Stakeholders Canvass Recognition, Implementation of African Court Decisions


The importance of member states depositing a declaration under Article 34(6) of the protocol establishing African Court on Human and People’s Rights, dominated discussions at the recently concluded conference and capacity building programme organised by the Court in Tanzania.

Comprising justices, lawyers, rights organisations as well as media professionals, they frowned at the level of apathy displayed by African political leaders towards the court, and called for more recognition and improved implementation of the court’s decisions.

The events, which include capacity building for media professionals, first international conference on the implementation and impact of the decisions of the Court and the 5th Judicial Dialogue, held in Dar Es Salaam, Tanzania.

The capacity building for the media was to boost awareness on the existence and activities of the court towards addressing prevalent cases of rights violation in the continent.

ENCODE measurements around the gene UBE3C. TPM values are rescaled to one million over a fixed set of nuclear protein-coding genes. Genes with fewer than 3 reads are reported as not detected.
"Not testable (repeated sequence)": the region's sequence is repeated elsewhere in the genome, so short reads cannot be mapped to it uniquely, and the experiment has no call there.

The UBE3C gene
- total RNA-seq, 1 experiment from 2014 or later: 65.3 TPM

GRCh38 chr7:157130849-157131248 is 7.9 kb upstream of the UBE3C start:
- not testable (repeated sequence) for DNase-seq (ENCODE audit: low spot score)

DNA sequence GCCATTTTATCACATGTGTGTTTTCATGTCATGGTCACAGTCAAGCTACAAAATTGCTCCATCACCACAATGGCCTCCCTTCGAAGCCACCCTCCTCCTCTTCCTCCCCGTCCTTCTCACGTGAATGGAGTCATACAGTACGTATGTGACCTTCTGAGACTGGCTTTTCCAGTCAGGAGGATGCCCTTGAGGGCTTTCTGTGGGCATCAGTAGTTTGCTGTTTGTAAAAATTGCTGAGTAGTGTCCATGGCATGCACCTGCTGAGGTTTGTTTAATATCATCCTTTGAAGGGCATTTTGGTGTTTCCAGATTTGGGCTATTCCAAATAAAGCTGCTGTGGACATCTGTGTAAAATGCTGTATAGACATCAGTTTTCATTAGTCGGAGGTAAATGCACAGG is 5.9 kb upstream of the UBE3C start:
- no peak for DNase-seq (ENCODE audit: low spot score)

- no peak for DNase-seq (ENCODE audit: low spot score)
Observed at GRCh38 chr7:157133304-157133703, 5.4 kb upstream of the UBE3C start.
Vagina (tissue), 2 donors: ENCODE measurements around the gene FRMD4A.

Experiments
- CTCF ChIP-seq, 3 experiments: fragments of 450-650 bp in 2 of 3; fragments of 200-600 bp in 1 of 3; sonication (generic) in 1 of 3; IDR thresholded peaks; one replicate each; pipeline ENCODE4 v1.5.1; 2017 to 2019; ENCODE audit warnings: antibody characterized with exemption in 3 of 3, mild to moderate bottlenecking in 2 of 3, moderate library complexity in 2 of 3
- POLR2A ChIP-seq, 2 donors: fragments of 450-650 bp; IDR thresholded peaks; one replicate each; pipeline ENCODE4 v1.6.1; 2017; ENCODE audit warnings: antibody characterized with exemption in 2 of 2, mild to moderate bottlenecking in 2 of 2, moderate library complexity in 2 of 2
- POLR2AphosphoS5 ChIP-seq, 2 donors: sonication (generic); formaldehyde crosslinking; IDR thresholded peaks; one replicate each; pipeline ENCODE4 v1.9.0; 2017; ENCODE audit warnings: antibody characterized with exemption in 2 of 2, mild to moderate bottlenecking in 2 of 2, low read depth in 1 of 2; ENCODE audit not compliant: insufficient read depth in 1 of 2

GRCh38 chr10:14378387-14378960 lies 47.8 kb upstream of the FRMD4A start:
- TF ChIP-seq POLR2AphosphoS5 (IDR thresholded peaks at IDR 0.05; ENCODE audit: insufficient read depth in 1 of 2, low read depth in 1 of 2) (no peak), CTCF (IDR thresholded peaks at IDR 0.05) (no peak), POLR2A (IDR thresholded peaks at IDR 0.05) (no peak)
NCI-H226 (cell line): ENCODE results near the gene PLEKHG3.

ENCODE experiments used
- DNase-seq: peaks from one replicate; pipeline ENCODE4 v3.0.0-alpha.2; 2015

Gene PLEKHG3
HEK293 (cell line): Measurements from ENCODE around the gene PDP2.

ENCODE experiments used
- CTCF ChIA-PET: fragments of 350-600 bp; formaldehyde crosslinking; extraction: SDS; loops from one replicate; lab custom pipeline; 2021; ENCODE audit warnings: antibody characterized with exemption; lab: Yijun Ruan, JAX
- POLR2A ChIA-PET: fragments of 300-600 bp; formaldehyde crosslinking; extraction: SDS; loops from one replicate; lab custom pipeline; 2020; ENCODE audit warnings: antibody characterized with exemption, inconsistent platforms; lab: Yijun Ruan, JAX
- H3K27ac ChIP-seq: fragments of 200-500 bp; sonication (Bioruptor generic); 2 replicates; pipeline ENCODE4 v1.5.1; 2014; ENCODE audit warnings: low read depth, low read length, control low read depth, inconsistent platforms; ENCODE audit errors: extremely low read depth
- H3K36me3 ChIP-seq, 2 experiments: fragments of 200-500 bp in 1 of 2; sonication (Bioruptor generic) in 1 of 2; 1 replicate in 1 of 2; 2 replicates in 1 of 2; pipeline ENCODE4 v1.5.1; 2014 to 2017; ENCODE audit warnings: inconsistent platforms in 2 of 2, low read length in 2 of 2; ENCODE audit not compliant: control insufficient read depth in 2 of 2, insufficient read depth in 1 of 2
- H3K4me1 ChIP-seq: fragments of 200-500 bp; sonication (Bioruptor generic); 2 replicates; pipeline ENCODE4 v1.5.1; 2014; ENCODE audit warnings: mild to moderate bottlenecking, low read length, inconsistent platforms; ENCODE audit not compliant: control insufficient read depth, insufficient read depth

Consequently, the events began with a four-day training for journalists, to equip them with adequate information for better coverage and reportage of the court’s activities.

President of the court, Justice Imani D. Aboud, at the opening ceremony, expressed the need for media visibility.

She noted that while it was vital for the court to deliver justice to litigants, it is more critical for the public to be informed of its activities. The training, the President said, was to help in refining human rights communication through specialisation.

“For the media to effectively play their role of watch dogs, they ought to be trained to deal with the specialised and peculiar areas of human rights, its litigation, adjudication, implementation and impact.